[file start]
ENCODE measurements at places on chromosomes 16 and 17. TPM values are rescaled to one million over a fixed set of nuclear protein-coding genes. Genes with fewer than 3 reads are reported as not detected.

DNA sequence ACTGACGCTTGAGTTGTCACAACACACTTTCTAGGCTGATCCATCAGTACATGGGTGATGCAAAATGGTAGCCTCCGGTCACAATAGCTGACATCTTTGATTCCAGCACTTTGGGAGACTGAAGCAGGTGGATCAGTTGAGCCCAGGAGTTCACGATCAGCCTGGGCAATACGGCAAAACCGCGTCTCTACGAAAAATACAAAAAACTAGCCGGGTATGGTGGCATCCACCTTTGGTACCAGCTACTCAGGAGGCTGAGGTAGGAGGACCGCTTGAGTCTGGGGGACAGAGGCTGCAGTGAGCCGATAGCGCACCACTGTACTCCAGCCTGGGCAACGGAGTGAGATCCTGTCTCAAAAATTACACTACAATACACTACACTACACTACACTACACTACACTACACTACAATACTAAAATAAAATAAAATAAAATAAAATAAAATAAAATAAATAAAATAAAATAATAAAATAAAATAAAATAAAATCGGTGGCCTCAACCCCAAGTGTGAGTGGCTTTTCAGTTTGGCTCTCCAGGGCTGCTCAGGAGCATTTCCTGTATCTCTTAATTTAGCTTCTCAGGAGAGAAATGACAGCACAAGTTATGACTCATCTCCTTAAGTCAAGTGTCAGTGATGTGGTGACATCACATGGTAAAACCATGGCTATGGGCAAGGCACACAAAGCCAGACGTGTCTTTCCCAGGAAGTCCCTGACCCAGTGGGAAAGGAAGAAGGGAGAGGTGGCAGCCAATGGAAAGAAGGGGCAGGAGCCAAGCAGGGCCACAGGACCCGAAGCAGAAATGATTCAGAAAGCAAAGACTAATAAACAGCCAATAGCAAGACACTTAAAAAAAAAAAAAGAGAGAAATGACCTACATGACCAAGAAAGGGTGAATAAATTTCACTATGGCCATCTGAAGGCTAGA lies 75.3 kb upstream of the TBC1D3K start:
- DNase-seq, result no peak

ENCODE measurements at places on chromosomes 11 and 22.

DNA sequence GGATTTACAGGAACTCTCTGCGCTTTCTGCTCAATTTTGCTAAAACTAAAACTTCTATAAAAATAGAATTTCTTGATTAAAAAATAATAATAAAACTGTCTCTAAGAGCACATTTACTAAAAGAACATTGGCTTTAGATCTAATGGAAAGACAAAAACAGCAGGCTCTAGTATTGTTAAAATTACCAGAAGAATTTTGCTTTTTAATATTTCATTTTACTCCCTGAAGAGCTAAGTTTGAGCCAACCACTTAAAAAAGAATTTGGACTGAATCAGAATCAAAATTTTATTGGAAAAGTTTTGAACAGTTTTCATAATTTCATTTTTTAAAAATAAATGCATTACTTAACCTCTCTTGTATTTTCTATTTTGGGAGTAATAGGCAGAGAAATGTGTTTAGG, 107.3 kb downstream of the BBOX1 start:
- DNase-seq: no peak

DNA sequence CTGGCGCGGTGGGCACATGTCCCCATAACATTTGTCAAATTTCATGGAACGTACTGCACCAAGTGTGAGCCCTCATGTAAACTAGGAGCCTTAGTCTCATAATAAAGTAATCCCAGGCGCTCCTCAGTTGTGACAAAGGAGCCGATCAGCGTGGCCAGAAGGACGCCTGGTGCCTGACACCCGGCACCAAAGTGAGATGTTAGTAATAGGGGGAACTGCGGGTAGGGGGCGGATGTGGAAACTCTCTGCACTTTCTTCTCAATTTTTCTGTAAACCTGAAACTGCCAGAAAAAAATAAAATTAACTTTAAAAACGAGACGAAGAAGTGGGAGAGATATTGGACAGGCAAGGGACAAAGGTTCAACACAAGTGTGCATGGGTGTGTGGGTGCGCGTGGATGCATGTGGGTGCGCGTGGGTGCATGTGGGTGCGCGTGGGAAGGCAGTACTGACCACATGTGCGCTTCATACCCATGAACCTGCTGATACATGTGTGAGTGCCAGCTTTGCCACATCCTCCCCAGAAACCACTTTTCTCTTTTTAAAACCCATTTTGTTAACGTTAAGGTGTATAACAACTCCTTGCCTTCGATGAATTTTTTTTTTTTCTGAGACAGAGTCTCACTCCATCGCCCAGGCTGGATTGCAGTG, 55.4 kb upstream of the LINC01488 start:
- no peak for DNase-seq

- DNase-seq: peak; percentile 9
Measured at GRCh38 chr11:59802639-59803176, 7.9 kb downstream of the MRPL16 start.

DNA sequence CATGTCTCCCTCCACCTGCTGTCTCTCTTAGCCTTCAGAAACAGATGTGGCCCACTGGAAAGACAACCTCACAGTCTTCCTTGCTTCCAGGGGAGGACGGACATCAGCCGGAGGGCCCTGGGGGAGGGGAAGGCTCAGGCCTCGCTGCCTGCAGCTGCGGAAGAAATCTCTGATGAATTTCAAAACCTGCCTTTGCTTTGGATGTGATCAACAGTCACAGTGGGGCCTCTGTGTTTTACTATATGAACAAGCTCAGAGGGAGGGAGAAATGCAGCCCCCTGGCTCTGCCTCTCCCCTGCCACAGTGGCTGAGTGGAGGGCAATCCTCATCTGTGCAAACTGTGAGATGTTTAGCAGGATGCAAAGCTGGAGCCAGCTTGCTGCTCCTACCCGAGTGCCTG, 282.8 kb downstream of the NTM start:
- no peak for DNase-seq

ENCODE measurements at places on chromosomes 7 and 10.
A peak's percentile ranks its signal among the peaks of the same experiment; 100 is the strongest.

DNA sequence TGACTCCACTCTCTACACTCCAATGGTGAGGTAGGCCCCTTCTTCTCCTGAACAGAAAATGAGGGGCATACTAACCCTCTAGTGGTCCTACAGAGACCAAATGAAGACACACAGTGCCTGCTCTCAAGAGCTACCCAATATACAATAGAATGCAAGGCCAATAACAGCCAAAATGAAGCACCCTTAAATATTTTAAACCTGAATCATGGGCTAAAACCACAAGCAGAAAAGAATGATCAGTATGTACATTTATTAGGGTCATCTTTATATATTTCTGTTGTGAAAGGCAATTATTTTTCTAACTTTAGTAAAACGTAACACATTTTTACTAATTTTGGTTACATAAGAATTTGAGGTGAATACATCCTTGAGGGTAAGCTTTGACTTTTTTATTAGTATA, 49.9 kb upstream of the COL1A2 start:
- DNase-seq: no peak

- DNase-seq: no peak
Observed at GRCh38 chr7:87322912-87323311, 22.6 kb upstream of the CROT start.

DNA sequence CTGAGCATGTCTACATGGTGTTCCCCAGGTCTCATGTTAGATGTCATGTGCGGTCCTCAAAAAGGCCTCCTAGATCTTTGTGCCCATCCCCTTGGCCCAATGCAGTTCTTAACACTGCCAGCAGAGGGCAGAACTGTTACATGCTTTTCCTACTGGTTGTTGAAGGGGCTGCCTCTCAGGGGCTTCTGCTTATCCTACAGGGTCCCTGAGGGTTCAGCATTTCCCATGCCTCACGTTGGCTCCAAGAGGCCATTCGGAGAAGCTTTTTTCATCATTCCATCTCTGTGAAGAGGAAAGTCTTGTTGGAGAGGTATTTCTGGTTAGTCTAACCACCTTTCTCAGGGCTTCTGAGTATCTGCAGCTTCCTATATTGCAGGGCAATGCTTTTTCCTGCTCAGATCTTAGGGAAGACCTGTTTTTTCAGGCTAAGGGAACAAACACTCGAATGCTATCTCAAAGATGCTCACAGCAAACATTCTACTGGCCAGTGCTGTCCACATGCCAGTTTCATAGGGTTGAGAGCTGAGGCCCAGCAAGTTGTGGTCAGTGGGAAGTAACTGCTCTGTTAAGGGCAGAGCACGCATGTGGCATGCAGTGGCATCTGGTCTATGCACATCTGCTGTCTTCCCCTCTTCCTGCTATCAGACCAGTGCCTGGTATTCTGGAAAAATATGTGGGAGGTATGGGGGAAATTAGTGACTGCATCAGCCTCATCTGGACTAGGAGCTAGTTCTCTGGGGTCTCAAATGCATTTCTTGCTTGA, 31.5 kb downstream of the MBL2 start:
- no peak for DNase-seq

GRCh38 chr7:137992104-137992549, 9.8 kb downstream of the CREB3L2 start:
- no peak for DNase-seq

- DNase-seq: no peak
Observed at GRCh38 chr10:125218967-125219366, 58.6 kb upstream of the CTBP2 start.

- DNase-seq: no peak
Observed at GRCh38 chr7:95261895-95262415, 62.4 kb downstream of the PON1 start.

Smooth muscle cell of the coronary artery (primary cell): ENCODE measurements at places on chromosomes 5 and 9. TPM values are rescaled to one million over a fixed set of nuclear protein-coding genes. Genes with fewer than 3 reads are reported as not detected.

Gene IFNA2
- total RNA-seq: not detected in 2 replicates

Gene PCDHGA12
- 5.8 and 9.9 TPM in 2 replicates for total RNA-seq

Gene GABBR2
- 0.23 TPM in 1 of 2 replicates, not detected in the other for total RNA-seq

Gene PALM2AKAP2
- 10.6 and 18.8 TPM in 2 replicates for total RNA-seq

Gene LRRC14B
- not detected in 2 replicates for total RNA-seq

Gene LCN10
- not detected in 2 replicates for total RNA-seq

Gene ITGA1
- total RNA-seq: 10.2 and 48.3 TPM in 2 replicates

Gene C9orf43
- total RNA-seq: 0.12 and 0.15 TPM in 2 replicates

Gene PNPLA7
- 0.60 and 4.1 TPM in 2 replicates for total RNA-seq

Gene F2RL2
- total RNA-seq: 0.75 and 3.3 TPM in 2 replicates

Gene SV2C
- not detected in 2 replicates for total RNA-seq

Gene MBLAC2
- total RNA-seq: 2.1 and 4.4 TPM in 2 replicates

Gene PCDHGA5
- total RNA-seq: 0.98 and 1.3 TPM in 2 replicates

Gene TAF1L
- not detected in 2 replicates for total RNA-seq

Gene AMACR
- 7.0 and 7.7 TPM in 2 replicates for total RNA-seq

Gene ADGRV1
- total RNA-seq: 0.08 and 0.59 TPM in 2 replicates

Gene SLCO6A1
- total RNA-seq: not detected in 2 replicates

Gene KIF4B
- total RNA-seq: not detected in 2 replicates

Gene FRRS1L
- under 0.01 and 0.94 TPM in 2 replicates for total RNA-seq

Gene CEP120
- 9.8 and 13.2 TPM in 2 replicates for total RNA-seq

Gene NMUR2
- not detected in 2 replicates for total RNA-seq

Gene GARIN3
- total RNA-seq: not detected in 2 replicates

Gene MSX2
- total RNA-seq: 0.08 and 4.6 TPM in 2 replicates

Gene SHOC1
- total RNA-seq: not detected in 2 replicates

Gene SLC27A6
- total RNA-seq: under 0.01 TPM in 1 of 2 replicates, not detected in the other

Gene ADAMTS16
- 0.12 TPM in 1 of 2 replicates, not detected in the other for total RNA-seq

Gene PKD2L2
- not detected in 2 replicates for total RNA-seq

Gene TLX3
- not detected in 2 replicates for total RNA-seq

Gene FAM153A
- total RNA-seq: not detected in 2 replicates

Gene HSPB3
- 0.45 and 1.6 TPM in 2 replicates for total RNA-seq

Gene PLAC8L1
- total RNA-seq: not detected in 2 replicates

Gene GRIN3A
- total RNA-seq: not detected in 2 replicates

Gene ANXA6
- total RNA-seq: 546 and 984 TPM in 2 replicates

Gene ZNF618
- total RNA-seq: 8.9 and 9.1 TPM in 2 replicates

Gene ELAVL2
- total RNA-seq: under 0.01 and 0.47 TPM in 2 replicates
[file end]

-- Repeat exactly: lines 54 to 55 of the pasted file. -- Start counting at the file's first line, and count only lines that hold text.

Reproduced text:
Gene TAF1L
- not detected in 2 replicates for total RNA-seq